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Using Microgenetic Methods to Investigate Problem Solving in Video Games

Alice Anderson.

I didn’t get a lot of information on this, but I guess if you’re teaching it could be fascinating research when it’s finished.

Content

Research goal is to help learning in classrooms – providing games to help middle school (secondary school – 10-13 year olds) life science classes, which are engaging and fun.

Main aim is to sustain learning skills, such as scientific thinking skills. There was no choice of specific educational games, but they are fun.

Need to find out how effective they are – asking the students questions – one player to one researcher to ask questions as the players play, such as “Tell me more about what just happened” – open ended questions to get an idea of what is going on in their heads.

A lot of boys, since it was an afterschool program, typically in 15-20 minute sessions, 3-4 playthroughs of each games over time – with 4 games – World of Goo, Auditorium, Crayon Physics, Portal – because they are fun, good, and small puzzle games with well defined problems. There are also multiple paths.

Inspecting specifically World of Goo. There is efficiency of design (to get the right amount out the pipe), undo use (time bugs), and building structures.

Custom coding schema to define the players – short and long actions, etc. – made to be generic, and generalise and also take into account players who don’t play videogames.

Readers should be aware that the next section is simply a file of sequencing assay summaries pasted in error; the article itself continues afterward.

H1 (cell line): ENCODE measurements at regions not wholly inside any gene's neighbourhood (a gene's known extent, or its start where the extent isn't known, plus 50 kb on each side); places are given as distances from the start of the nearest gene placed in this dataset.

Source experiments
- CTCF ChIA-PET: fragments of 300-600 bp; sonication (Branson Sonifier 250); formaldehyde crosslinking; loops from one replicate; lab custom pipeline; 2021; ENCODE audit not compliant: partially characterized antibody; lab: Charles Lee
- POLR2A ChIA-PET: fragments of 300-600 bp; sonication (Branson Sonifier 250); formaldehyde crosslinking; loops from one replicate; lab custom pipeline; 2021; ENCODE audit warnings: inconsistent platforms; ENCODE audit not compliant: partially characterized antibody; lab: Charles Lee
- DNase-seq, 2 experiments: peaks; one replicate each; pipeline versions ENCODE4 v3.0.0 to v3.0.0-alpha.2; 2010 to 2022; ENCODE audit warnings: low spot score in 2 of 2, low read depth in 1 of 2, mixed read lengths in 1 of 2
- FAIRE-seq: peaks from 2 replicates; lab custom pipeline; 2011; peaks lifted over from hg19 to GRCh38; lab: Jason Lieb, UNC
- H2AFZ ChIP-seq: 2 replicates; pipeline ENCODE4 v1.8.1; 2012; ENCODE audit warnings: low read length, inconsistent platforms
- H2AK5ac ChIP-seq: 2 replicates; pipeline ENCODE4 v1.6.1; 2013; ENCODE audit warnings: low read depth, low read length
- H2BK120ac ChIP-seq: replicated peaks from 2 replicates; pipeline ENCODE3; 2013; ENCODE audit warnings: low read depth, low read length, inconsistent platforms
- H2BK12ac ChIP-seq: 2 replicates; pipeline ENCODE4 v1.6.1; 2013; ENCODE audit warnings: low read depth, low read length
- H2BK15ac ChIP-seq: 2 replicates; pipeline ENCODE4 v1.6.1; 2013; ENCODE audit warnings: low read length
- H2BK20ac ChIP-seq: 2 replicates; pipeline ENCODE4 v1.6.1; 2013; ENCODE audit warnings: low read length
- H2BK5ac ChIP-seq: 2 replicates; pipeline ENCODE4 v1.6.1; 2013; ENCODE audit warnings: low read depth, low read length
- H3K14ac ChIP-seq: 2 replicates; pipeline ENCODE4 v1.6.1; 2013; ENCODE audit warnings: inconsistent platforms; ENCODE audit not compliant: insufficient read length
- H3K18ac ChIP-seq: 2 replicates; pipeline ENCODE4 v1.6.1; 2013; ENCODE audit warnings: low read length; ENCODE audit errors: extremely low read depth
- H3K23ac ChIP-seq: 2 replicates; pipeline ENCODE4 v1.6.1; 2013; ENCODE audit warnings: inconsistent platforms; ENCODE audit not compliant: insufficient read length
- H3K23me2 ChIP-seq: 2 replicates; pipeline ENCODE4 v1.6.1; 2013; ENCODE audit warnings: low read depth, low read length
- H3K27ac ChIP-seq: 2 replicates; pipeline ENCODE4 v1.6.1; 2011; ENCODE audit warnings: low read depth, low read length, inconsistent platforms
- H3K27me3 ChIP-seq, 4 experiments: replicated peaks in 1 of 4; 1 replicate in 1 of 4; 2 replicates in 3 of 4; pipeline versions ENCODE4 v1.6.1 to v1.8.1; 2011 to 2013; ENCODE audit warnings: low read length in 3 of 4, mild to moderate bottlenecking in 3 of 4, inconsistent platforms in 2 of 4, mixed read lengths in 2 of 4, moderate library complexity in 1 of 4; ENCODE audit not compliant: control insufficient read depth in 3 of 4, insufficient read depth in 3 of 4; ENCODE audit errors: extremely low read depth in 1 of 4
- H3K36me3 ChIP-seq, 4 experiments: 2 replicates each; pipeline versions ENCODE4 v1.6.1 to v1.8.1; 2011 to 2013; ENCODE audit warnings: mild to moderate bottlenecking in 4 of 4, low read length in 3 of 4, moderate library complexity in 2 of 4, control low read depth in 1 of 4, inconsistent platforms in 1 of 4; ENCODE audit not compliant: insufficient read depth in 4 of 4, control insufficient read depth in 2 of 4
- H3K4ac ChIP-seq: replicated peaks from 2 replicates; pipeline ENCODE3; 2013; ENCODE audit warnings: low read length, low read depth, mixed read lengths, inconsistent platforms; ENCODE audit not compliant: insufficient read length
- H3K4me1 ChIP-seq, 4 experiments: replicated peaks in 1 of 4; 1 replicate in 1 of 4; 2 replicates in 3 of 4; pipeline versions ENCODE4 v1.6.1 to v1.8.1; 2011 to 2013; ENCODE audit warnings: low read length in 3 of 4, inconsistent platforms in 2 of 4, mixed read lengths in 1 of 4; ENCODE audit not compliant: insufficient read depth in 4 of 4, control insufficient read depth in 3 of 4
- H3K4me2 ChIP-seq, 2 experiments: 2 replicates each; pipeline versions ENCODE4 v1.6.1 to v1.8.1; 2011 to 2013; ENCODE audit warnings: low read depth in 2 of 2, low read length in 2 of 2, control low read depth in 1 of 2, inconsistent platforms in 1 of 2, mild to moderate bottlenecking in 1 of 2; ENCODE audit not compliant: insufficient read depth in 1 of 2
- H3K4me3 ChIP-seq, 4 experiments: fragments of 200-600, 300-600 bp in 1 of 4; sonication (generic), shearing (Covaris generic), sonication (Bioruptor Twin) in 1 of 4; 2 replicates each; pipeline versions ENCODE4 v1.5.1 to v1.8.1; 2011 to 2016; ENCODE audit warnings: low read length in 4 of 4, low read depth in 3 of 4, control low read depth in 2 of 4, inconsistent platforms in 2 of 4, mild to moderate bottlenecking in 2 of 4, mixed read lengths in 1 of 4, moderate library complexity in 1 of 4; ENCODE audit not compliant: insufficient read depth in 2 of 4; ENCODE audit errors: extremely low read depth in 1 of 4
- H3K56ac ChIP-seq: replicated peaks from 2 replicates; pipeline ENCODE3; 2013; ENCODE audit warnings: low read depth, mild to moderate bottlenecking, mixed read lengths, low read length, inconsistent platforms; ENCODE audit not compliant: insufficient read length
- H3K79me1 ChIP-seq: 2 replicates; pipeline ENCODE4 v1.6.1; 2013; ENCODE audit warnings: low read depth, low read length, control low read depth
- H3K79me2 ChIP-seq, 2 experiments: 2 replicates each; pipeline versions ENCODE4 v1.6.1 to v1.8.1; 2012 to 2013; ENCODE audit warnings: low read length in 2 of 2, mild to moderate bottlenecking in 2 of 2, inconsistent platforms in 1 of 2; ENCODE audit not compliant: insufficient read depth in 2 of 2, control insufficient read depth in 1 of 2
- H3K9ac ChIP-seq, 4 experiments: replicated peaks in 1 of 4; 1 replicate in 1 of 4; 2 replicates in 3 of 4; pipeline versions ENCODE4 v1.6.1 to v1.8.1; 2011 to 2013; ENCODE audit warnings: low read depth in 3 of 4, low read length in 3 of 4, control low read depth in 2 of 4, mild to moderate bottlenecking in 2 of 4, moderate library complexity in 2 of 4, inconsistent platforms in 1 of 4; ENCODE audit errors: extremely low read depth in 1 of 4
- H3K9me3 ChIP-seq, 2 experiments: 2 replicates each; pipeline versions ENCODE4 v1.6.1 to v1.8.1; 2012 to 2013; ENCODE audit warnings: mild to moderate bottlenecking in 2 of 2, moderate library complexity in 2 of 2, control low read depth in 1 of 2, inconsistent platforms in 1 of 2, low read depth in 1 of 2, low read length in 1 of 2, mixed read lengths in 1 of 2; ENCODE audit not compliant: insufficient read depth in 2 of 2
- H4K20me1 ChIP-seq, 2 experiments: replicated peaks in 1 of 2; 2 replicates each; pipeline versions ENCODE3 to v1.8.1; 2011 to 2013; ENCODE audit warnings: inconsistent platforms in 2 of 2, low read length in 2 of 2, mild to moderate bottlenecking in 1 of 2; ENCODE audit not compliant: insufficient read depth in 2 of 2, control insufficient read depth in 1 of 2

There is some questions on the research – the coding scheme needs to work (since it is custom), the methodology might also not be the best either – so need to ask questions on the organisation of it. Additionally for the subjects there is one major question “are kids monitoring their own strategies?”.

Still need to work on analysis this year. In the future also going to look at the teachers and the DS console. See www.possibleworlds.edc.org for more information.

Questions

Why the DS?

Possibly, being honest, part of the grant! Portability, government interest and convenience too.

What about gender differences (even though it’s a small sample size)?

Hesitant to talk about that, but anecdotally one interesting players was a girl who played but not within the game rules – building up a pyramid of balls for instance, not endorsed by the game. Interesting and something to be looking at.

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